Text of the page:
Meg Mitchell Moore worked for several years as a journalist for a variety of publications before turning to fiction. She lives in the beautiful coastal town of Newburyport, Mass., with her husband and their three daughters. Visit her at www.megmitchellmoore.com/ or on Instagram @MegMitchellMoore
Girly Book Club: How did you get into writing and what inspired you to write your first book?
Meg Mitchell Moore: I’ve loved writing and reading since I was a child. My family is a family of big readers—I was born overseas on a Naval base in Rota, Spain, and we didn’t even have a TV until we moved back to the US (I say back, but I had actually not lived in the US) when I was four. So I was never a huge TV watcher. I definitely watch shows now, but I sit down with a specific show in mind, I’m not a channel surfer. Books were always my thing. My first SUCCESSFUL book was inspired by many unsuccessful attempts. I knew I wanted to write a novel and I decided, okay, if I’m actually going to do this, it’s about time I get to it. I had a novel I’d started that wasn’t working at all, and I realized I could find another way into the story I was trying to write. That book became The Arrivals, my 2011 novel—and it bears very little resemblance to the book I had started with.
GBC: What makes a book great, in your opinion? What elements does a great story possess?
MMM: Empathy, humor, humanity and an awareness and acceptance of what the book trying to accomplish. It can be a “big” story or a very intimate one, a thriller or a domestic tale or a love story, and all can be wonderful, but it’s really important for the author to know what he/she/they are going for and go after it one hundred percent. I have to remind myself of that as I’m writing.
GBC: When you start writing a new book, what is your goal? What do you aim to invoke in your readers?
MMM: I want to entertain my readers and keep them turning the pages, for sure. I also want them to find elements of themselves in characters who are similar to them or, even better, in characters who seem very different on the surface. I want them to wonder about the future of the characters long after they’ve closed the book.
GBC: What can you tell our members about your upcoming release,Two Truths and a Lie?
MMM: Two Truths and a Lie is an unabashedly summer book. It takes place over the course of one summer in a coastal New England town and involves a group of snarky-ish moms of eleven-year-old girls who have to decide whether and how much to open up their world to a stranger who has come to town—a fellow mom with a mysterious, possibly dark, past. It’s got some mystery and suspense, some summer lovin’, and it’s anchored, like all my books are, by family ties that may stretch and strain but never really go away.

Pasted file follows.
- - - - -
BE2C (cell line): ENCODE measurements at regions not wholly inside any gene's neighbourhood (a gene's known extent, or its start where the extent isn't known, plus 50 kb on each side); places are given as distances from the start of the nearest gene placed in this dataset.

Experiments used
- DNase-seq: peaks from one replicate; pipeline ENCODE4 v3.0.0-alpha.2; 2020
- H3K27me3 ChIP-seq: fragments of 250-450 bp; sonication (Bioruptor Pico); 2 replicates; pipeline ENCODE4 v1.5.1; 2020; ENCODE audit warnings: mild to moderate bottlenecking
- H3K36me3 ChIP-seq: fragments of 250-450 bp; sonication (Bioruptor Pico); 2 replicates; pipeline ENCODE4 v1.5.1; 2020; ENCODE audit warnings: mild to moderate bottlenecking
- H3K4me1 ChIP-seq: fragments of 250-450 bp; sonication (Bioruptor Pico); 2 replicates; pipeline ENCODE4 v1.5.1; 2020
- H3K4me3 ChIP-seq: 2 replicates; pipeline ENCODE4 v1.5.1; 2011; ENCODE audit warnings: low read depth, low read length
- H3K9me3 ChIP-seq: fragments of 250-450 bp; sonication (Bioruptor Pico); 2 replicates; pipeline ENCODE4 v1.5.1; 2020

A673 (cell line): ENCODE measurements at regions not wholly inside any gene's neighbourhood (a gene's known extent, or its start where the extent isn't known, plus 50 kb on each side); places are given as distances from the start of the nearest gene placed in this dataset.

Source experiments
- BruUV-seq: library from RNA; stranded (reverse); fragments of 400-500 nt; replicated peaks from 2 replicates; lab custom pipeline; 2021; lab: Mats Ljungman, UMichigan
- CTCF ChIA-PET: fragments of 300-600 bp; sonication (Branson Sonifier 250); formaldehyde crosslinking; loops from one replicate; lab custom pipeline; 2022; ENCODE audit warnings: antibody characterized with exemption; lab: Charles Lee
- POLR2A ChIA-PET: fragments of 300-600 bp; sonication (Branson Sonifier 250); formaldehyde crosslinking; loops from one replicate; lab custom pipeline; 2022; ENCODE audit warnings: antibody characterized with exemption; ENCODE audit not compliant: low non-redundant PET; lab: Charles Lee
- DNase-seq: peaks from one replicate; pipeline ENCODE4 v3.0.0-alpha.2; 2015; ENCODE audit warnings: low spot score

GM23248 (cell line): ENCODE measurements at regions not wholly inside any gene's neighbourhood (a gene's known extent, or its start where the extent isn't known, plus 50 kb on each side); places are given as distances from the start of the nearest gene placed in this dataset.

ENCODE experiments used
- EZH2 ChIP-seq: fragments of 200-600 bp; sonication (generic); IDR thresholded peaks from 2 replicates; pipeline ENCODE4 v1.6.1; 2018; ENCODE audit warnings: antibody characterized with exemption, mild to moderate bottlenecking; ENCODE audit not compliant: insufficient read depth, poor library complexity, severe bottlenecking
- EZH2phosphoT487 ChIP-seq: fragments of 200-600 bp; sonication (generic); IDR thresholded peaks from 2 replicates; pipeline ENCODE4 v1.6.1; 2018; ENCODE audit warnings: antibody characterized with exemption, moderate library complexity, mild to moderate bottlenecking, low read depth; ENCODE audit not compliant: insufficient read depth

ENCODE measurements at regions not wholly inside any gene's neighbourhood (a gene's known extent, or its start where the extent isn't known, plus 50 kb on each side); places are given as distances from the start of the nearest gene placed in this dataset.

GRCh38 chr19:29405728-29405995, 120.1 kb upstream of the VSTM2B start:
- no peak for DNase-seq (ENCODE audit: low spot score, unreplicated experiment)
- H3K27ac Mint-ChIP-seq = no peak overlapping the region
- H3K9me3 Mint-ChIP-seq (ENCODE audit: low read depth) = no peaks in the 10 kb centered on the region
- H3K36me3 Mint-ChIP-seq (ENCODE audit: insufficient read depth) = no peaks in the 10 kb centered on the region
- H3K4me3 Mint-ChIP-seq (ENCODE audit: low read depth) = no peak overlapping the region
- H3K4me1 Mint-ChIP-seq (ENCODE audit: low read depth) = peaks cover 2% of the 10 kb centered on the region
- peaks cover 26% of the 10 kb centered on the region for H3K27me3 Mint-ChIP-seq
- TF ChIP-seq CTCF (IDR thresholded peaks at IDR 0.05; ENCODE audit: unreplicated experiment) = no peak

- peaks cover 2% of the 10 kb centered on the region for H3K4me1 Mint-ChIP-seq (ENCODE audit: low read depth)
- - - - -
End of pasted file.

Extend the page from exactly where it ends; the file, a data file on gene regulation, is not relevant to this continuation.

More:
GBC: Where did the inspiration for Two Truths and a Lie come from?
MMM: I really wanted to set a very summery book in the town where I live, because it’s fantastic here in the summer and I wanted to pay homage to it. I didn’t grow up here, but it’s actually the place I’ve lived the most consecutive years so I consider it my adopted hometown. At the same time, I am constantly fascinated, as a mom of three girls, by how social circles of children and parents can overlap and inform one another. I don’t remember it being that way when I was growing up. That might have been because my family moved around every few years so none of us had a set of lifelong friends in our constant geographic orbit. But I think social media and generational shifts have played a huge role in the changes too. I think now it’s not unusual to have groups of moms who are very aware of what their kids are doing, and maybe even trying to “keep up” with them, and vice versa, and there can be some overlap that has the potential for really good drama and humor.
GBC: Do you ever base your characters off individuals from your life or include snippets of your personal life into your novels?
MMM: I don’t base characters on individuals (though, because Two Truths is set in the town where I live I am sure there will be speculation). But when I look back on all of the kid and teenage characters I have written over the years there are elements of my own kids or my observations of groups of kids in a lot of them. Some of the things kids in my books say are ripped from the headlines of my own life. But never whole characters, and rarely situations.
GBC: What does your writing process look like? Do you map each story out from start to finish or do you begin with an idea and see where it takes you?
MMM: My writing process is a mess! I keep thinking it will get better every time but so far it hasn’t. I write messy first drafts that need a lot of help. Then my brilliant editor figures out what’s missing and I go back to work to fix it. I have tried mapping stories out, and I have tried just starting with a idea, and I still rewrite a lot.
GBC: Any advice you can share with the aspiring writers within our community?
MMM: Read, read, read, and then read some more. Read a lot of the kinds of books you want to write, but also read books that are different. If you’re weak on plot (as I am), read plot-heavy books and try to figure out why and how they work. If your plots are strong but your characters are weak, seek out writers who nail characters. Don’t try to chase trends, because the publishing industry moves slowly. You’ll never get there in time. And if you really want to write, you must write, rather than talking about how you should be writing or you want to write but you forgot to wake up early before work to do it or you would have written but you decided to go out for cocktails instead. I’m all for cocktails, but writing is a time-consuming process, and you have to put the time in if you want to get anywhere with it.